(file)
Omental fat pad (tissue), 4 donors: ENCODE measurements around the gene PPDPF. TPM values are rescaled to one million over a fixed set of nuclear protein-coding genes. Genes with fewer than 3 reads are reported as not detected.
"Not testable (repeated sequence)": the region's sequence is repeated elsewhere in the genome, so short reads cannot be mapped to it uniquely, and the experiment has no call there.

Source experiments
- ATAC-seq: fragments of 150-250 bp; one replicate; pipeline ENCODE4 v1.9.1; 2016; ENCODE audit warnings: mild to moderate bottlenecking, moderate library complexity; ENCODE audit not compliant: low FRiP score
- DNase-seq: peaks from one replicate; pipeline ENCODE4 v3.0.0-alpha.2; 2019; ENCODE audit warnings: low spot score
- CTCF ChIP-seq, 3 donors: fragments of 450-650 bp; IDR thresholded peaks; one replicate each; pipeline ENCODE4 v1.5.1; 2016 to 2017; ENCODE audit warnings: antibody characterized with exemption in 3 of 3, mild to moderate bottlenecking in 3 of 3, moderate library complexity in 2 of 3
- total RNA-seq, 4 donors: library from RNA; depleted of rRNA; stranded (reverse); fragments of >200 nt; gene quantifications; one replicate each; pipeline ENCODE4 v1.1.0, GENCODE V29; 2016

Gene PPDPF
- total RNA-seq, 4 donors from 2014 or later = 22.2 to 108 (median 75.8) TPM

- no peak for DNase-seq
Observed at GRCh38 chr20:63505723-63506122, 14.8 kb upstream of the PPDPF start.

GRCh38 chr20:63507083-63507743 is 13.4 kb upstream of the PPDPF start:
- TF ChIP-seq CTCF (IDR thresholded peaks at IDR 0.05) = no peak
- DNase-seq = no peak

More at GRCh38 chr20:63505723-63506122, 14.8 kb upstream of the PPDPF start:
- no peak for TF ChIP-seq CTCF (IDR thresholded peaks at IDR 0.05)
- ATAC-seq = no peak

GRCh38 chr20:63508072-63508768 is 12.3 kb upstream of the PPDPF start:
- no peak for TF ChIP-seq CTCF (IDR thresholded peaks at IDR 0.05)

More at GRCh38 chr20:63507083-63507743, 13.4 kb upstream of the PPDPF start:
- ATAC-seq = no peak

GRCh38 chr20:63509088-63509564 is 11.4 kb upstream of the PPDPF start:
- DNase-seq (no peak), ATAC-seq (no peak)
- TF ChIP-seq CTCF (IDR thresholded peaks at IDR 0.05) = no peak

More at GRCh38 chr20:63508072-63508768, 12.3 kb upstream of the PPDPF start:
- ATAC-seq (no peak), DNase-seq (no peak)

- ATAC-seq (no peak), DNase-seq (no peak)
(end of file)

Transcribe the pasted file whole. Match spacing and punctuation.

Omental fat pad (tissue), 4 donors: ENCODE measurements around the gene PPDPF. TPM values are rescaled to one million over a fixed set of nuclear protein-coding genes. Genes with fewer than 3 reads are reported as not detected.
"Not testable (repeated sequence)": the region's sequence is repeated elsewhere in the genome, so short reads cannot be mapped to it uniquely, and the experiment has no call there.

Source experiments
- ATAC-seq: fragments of 150-250 bp; one replicate; pipeline ENCODE4 v1.9.1; 2016; ENCODE audit warnings: mild to moderate bottlenecking, moderate library complexity; ENCODE audit not compliant: low FRiP score
- DNase-seq: peaks from one replicate; pipeline ENCODE4 v3.0.0-alpha.2; 2019; ENCODE audit warnings: low spot score
- CTCF ChIP-seq, 3 donors: fragments of 450-650 bp; IDR thresholded peaks; one replicate each; pipeline ENCODE4 v1.5.1; 2016 to 2017; ENCODE audit warnings: antibody characterized with exemption in 3 of 3, mild to moderate bottlenecking in 3 of 3, moderate library complexity in 2 of 3
- total RNA-seq, 4 donors: library from RNA; depleted of rRNA; stranded (reverse); fragments of >200 nt; gene quantifications; one replicate each; pipeline ENCODE4 v1.1.0, GENCODE V29; 2016

Gene PPDPF
- total RNA-seq, 4 donors from 2014 or later = 22.2 to 108 (median 75.8) TPM

- no peak for DNase-seq
Observed at GRCh38 chr20:63505723-63506122, 14.8 kb upstream of the PPDPF start.

GRCh38 chr20:63507083-63507743 is 13.4 kb upstream of the PPDPF start:
- TF ChIP-seq CTCF (IDR thresholded peaks at IDR 0.05) = no peak
- DNase-seq = no peak

More at GRCh38 chr20:63505723-63506122, 14.8 kb upstream of the PPDPF start:
- no peak for TF ChIP-seq CTCF (IDR thresholded peaks at IDR 0.05)
- ATAC-seq = no peak

GRCh38 chr20:63508072-63508768 is 12.3 kb upstream of the PPDPF start:
- no peak for TF ChIP-seq CTCF (IDR thresholded peaks at IDR 0.05)

More at GRCh38 chr20:63507083-63507743, 13.4 kb upstream of the PPDPF start:
- ATAC-seq = no peak

GRCh38 chr20:63509088-63509564 is 11.4 kb upstream of the PPDPF start:
- DNase-seq (no peak), ATAC-seq (no peak)
- TF ChIP-seq CTCF (IDR thresholded peaks at IDR 0.05) = no peak

More at GRCh38 chr20:63508072-63508768, 12.3 kb upstream of the PPDPF start:
- ATAC-seq (no peak), DNase-seq (no peak)

- ATAC-seq (no peak), DNase-seq (no peak)